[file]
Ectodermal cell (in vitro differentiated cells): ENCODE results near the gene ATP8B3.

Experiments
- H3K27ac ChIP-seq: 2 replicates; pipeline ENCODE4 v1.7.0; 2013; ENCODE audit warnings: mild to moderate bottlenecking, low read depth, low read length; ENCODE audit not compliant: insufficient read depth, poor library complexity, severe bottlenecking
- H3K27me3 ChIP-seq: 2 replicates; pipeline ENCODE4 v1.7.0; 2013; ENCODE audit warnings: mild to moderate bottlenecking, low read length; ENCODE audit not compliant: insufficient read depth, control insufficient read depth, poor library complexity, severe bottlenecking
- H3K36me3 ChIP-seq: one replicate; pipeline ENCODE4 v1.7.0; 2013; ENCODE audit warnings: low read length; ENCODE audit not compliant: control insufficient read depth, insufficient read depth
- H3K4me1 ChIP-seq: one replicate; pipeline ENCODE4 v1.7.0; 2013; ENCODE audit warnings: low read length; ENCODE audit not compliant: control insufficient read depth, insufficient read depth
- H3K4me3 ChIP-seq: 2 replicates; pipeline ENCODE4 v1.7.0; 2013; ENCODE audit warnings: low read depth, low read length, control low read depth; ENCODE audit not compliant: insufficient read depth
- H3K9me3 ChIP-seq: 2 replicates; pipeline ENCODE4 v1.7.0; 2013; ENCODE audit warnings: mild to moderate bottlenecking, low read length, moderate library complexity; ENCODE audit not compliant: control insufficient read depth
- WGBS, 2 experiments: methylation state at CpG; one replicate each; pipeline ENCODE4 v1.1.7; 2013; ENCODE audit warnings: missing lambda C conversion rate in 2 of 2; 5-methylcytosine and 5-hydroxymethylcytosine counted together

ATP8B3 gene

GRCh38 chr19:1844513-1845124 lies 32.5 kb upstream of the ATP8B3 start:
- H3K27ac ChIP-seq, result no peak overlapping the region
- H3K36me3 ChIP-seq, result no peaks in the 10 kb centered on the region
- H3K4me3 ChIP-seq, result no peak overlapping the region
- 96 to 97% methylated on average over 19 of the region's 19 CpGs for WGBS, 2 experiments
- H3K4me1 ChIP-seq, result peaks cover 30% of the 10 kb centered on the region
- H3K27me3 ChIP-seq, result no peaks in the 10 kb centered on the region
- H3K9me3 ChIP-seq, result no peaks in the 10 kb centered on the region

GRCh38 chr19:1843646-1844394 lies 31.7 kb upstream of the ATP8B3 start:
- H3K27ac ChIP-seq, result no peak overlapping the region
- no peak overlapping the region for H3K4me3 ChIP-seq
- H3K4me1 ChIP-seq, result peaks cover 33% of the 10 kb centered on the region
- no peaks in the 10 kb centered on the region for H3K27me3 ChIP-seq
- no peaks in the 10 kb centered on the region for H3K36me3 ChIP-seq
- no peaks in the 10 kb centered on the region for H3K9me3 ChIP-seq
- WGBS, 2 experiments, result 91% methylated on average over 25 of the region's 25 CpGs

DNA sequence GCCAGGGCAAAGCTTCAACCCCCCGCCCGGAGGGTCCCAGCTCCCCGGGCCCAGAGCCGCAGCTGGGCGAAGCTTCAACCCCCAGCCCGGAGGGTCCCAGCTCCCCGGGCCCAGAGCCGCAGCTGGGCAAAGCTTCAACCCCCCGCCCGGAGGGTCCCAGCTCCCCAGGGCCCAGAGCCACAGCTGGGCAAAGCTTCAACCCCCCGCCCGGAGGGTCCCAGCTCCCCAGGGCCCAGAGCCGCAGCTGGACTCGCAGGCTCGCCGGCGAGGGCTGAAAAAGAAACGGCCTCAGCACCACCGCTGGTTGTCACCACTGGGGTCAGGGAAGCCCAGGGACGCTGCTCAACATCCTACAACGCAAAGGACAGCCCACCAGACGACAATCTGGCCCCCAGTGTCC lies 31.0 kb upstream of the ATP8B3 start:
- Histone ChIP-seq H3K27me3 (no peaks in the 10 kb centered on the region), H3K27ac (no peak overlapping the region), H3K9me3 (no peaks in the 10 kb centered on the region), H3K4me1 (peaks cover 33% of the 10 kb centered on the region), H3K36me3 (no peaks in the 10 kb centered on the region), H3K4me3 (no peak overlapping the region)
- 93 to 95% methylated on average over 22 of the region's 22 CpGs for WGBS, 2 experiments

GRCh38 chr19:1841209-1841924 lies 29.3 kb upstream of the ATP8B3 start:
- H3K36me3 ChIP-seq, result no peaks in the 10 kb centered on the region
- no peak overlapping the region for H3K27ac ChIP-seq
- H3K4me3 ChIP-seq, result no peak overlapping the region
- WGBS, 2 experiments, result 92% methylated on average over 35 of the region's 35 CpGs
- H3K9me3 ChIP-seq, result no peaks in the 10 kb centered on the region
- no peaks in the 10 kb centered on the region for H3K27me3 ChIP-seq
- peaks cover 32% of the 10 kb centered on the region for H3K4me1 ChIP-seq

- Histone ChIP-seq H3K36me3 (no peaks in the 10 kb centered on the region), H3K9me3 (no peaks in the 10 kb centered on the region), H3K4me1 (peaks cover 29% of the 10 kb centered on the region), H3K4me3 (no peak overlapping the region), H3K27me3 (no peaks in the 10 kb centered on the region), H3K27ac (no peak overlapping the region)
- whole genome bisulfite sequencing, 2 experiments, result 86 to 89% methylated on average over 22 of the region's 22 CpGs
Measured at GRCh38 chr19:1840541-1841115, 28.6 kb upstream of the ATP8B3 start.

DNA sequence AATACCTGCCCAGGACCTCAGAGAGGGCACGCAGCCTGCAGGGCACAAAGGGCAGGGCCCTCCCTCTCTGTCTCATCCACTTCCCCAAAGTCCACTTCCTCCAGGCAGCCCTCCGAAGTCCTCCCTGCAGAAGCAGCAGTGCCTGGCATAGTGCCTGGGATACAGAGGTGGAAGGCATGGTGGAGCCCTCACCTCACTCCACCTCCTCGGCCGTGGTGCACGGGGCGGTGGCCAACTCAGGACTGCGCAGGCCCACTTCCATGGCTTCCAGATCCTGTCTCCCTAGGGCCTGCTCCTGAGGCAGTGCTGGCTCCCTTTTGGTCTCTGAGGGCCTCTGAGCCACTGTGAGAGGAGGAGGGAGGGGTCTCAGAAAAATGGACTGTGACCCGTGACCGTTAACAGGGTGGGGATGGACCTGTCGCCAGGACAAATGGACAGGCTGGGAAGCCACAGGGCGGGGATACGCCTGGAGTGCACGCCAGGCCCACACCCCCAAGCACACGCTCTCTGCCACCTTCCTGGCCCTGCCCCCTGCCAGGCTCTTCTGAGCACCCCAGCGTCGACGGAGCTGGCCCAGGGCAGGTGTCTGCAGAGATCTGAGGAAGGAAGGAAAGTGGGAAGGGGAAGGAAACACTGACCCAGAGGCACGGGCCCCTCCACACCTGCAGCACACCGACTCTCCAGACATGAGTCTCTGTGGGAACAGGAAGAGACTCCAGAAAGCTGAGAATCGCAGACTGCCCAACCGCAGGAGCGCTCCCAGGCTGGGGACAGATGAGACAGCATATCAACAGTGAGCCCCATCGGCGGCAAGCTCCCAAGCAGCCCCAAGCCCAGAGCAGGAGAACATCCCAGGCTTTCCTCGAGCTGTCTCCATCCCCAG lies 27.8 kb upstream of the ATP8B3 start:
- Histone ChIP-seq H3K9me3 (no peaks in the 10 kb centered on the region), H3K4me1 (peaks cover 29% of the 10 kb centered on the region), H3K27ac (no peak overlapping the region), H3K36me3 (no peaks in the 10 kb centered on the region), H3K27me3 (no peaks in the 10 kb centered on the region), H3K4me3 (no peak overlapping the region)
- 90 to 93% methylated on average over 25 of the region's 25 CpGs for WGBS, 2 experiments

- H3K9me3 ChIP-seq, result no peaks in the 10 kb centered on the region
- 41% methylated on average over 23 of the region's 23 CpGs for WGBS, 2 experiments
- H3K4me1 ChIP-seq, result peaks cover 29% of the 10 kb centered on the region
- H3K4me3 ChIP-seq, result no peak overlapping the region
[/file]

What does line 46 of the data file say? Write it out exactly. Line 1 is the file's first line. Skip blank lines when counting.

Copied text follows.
- H3K4me1 ChIP-seq, result peaks cover 29% of the 10 kb centered on the region